Event: Women’s Work and Wellbeing: Experiences from COVID-19 Frontline Response
Host: The Centre for Gender & Sexual Health Equity (CGSHE)
1. Dr. Julia Smith (CGSHE Faculty Member and Research Associate in the Faculty of Health Sciences at Simon Fraser University).
2. Alice Murage - (CGSHE affiliate research fellow in the Faculty of Health Sciences at Simon Fraser University).
Date: December 9th, 2021
Event in Review
Globally women have been working on the frontlines during the pandemic as healthcare workers, paid and unpaid care workers, educators, and workers in the food services industry.
These jobs are considered “women’s work”; poorly recognized and undervalued.
The pandemic has put a spotlight on the precarity and inequitable status of this so-called “women’s work”.
In the second monthly event for the CGSHE speaker series, the focus was on exploring the concept of “women’s work” and how this has been exasperated by the pandemic. The speakers Dr. Smith and Alice Murage presented the experiences of female healthcare workers and immigrant women in the care and food services industry, particularly in British Columbia.
Dr. Smith began the talk with the research question, how is ‘women’s work’ and therefore women’s wellbeing, affected by the response to COVID-19? She highlighted that women’s work is often racialized. Many of the sectors in the pandemic response are largely dominated by women, particularly racialized women.
Dr. Smith went on to explain the focus areas of the study, which was on female healthcare workers, in particular midwives, long term caregivers, nurses, community health and care workers, and physicians. Interestingly, the study discovered four key themes after interviewing these participants, these include:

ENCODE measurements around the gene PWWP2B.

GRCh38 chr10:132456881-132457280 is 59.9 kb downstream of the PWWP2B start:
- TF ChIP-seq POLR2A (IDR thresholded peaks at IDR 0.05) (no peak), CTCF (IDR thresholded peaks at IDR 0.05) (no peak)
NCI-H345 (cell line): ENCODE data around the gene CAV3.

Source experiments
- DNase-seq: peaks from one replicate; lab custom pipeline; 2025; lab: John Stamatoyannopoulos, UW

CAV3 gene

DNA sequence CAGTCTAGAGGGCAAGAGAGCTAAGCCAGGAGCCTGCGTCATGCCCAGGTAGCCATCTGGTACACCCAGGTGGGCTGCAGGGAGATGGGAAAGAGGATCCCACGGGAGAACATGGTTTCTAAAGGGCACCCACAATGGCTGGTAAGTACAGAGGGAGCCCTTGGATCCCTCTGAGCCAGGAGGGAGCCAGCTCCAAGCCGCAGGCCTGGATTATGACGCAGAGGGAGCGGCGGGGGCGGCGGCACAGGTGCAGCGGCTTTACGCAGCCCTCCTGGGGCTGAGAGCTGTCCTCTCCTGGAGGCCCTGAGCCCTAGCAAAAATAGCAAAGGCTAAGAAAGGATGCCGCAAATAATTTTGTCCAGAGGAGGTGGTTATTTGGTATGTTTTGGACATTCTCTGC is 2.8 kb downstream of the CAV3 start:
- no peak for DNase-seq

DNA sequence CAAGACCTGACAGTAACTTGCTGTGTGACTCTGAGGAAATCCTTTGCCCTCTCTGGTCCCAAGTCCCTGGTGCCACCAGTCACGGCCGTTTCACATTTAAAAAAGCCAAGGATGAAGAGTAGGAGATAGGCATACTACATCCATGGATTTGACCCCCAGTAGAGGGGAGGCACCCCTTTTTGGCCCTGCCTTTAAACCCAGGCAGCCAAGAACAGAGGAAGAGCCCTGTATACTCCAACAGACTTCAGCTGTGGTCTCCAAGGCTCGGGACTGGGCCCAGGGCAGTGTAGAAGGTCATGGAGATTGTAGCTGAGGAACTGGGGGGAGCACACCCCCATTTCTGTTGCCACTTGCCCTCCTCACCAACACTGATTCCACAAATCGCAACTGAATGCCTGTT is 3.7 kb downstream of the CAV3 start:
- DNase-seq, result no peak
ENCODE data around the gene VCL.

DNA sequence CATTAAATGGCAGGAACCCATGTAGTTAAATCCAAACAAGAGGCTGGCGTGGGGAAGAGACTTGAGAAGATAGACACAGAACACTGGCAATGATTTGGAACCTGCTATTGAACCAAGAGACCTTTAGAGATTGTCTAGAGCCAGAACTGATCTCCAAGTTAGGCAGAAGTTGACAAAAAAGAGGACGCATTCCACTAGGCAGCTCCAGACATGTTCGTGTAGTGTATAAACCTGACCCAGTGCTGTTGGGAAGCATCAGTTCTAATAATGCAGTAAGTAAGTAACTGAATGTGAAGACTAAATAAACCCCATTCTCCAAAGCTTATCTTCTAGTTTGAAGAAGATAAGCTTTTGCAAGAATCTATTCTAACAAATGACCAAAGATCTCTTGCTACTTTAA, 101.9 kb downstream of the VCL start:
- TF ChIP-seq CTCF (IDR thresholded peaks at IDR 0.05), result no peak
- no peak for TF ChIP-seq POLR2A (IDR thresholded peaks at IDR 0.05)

The feeling of being essential
Experiencing moral distress
The triple burden of work
Being seen and having a voice
The discussion then shifted over to discussing the impact COVID-19 had on immigrant women workers in the food services industry. Alice Murage began by highlighting that many of the workers within this industry are women, especially racialized and immigrant women (the majority are part-time and non-unionized workers). When conducting interviews with workers in the industry, Murage focused on five key themes, these include:
Mental health struggles
One of the interesting points Murage highlighted was the lack of accessible government COVID-19 benefits for these workers. Although there were government benefits in place, many people fell through the cracks during the pandemic and could not utilize them. Knowledge, eligibility and language barriers were a few of the things experienced by these workers when trying to access government benefits such as CERB or CRB.
The pandemic has shown us that women in these areas of work are very important and need more support to overcome the barriers they may face. View the recording of the event below to learn more about this crucial topic!